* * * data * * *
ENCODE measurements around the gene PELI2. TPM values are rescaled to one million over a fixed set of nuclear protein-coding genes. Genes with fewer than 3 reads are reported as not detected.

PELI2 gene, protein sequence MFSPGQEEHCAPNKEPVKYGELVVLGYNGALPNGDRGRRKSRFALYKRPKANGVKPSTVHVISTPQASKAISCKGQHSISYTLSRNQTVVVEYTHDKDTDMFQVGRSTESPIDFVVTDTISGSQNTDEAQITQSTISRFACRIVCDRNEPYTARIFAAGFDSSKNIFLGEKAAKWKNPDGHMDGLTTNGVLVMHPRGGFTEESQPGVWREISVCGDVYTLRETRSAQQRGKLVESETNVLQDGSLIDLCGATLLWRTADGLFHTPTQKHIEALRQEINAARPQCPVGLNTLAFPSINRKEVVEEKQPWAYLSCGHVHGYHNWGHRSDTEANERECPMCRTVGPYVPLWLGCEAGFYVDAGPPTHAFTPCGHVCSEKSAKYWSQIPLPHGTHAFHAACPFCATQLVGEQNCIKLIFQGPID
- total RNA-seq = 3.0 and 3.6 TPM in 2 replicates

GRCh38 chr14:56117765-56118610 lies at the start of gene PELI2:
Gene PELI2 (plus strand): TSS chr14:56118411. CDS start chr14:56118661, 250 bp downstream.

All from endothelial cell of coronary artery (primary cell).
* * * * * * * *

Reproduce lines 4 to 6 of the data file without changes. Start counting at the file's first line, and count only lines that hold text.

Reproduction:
GRCh38 chr14:56117765-56118610 lies at the start of gene PELI2:
Gene PELI2 (plus strand): TSS chr14:56118411. CDS start chr14:56118661, 250 bp downstream.

All from endothelial cell of coronary artery (primary cell).